In a politically correct world that is duly celebrating the girl child, in a world where it is almost in vogue to wish for a girl or adopt one, I begat a boy.
It was a time when most of my friends were dealing with troubled teens at home or, at the very least, had graduated to baby number two. I found myself telling the husband within a few months of our marriage that we should adopt a baby girl in two years if we don’t have a child of our own. I had, at that point, underestimated our ability to procreate.
Exactly a year after this talk, Re arrived. I, who was proud of my womanhood and had bashed men for the longest time in my gender column, had finally given birth to a man. I felt nothing except mild shock. Poetic justice, I thought. “At least he has curly hair, and my cleft,” I consoled myself. I was ready for another man.
Something told me that this project would not work on auto-pilot. I had no clue about how to raise a man: how to understand his layered complexities, how to let him be, yet let him grow and what to expect of him. Plus, the world around me displayed a kind of reverse snobbery about the boy child. In it, boys are best underplayed, or not played at all. Mothers of boys are constantly scrutinised for subtext. Consider this: Boy throws a tantrum and he is shrugged off as “boys will be boys”. Girl throws a tantrum and she is said to have a mind of her own. Boy climbs on to the table in a restaurant and he is “not brought up well”. Girl does the same and she is slated to be the next gymnast. It’s as though in the race to celebrate our girls, we are trying to pretend our boys don’t exist.
As soon as Re’s hormones surfaced (and they show up intensely close to age two), I was at sea. I think a lot of the confusion arose because of my own expectations from men. We want our men to be sensitive but robust, quiet but communicative, accomplished but understated, generous but thrifty, leaders but followers. We want them to be independent and successful, yet we like it when they can’t do without us.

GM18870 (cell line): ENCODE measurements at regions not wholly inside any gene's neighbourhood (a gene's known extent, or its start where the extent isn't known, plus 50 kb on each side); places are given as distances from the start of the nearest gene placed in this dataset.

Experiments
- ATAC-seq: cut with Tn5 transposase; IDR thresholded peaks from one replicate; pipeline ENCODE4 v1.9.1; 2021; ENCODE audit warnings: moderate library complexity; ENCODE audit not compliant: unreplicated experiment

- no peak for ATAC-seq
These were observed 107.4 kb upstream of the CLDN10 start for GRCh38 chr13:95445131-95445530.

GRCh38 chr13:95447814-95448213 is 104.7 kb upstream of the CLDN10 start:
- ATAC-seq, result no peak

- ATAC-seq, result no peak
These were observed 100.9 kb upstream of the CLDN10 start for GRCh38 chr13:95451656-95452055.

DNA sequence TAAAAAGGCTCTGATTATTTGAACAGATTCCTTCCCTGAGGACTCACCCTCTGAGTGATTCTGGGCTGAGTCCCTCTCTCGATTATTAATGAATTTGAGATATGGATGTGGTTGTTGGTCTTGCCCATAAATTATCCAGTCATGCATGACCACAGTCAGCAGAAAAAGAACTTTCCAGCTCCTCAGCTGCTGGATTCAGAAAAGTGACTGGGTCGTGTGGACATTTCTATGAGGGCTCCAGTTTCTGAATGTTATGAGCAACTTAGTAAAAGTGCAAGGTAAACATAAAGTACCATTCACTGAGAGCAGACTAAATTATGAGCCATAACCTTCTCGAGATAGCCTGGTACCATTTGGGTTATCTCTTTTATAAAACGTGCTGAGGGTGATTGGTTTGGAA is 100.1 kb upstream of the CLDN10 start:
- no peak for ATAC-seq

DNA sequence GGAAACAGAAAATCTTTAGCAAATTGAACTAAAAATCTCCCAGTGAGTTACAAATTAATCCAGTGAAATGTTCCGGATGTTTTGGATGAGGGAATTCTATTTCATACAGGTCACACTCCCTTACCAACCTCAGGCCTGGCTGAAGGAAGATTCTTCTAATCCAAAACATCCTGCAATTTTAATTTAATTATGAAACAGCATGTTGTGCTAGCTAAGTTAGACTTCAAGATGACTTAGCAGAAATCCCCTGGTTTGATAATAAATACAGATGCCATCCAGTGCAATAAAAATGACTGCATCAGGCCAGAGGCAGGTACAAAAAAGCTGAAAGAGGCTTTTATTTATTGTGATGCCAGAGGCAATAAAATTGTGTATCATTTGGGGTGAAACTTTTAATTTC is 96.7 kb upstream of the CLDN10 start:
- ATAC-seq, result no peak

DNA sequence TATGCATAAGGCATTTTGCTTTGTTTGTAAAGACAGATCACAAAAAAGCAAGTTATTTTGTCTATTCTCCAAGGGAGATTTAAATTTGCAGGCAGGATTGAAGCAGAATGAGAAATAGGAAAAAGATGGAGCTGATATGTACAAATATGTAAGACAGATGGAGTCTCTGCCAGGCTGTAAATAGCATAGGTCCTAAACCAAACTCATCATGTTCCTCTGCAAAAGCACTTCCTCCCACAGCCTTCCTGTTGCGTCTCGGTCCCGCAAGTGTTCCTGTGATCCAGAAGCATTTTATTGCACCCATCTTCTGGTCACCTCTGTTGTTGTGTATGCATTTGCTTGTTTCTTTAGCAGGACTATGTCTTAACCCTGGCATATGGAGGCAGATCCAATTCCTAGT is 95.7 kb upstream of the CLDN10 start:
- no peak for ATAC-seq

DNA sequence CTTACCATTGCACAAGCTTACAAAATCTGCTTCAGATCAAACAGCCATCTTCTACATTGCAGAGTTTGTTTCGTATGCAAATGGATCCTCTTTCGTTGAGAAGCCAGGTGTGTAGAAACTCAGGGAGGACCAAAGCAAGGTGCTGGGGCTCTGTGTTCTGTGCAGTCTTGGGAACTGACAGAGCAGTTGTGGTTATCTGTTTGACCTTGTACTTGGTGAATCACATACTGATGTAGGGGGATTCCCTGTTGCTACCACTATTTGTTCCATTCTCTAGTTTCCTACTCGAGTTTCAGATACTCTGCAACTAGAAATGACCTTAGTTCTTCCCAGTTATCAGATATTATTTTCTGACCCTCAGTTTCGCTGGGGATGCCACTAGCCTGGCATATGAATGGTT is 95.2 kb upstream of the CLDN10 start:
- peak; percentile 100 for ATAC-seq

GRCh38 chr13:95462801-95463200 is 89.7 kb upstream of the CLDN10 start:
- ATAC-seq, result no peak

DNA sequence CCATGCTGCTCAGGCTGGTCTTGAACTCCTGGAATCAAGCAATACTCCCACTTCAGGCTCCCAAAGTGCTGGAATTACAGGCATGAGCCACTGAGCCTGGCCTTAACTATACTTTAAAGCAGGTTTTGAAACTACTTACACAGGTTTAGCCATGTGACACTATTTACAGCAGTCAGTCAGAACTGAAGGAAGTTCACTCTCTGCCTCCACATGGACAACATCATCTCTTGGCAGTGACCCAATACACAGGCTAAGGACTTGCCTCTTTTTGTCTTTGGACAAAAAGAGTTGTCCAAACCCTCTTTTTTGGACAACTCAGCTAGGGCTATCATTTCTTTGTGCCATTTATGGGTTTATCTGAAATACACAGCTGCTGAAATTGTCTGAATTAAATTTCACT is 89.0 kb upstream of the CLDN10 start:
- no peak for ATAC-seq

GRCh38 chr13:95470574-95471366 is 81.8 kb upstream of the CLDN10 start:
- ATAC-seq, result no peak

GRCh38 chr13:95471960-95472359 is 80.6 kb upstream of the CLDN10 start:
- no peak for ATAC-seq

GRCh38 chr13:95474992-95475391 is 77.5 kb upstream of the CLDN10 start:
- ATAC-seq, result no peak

Boys have to prove they can make good friends, good boyfriends, good husbands, good sons, good brothers and good fathers. The men in my life, whether it was my father, my brother, the boyfriends and the husband, constantly had to prove that they were “men enough”. They still do. We are constantly raising the bar for our men. There seems to be this daunting task of making a good man out of a boy, but it is somewhat assumed that all girls grow up to be good women. And for some reason, mamma’s boy is not as cool as daddy’s girl.
I found myself extrapolating every tantrum of Re, every sign of defiance, and wondering, alpha-male, bad boy or just age? By some twist of fate, Re is surrounded by mostly girl children, whether it is in our apartment building or my circle of friends. The ratio is skewed in favour of girls, at least in our world, whatever the statistics might say. He is usually the aggressee and never the aggressor, and I still don’t know whether I should ask him to fight back or let go. I don’t know what would make him a real man. But I will always be okay with him crying. After all, vulnerability is a valuable thing. It’s what the world looks for, I am told.
I looked. I got sensitivity with bravado (“Don’t hold my hand, mamma. I want to hold your hand”), free-spiritedness with extreme attachment (“I don’t want to go to school, mamma. I want to be with you”), defiance with understanding, noise with silence, aggression with empathy and “I” with “you”. Re hurts easily, he loves animals to a fault, he gives me a foot massage on my wretched days, he puts my cup of tea away, he brings me my slippers, wherever they are, he bakes me mud cakes. He likes cars and kitchens and I don’t care which way he goes. He is often mistaken for a girl, because of his locks. I am asked why I don’t cut his hair and I just try and fix a beatific look on my face and shrug. The real reason is, his locks remind me that he is still me.
So there you are. He is me. I am him.
I realised we can never be enough woman without the man in us and they can never be enough man without the woman in them.
Yes, it’s important to celebrate our girls and boys. But it’s more important to celebrate our children.
This piece first appeared in my column in the Eye section of the Indian Express on 29th July, 2012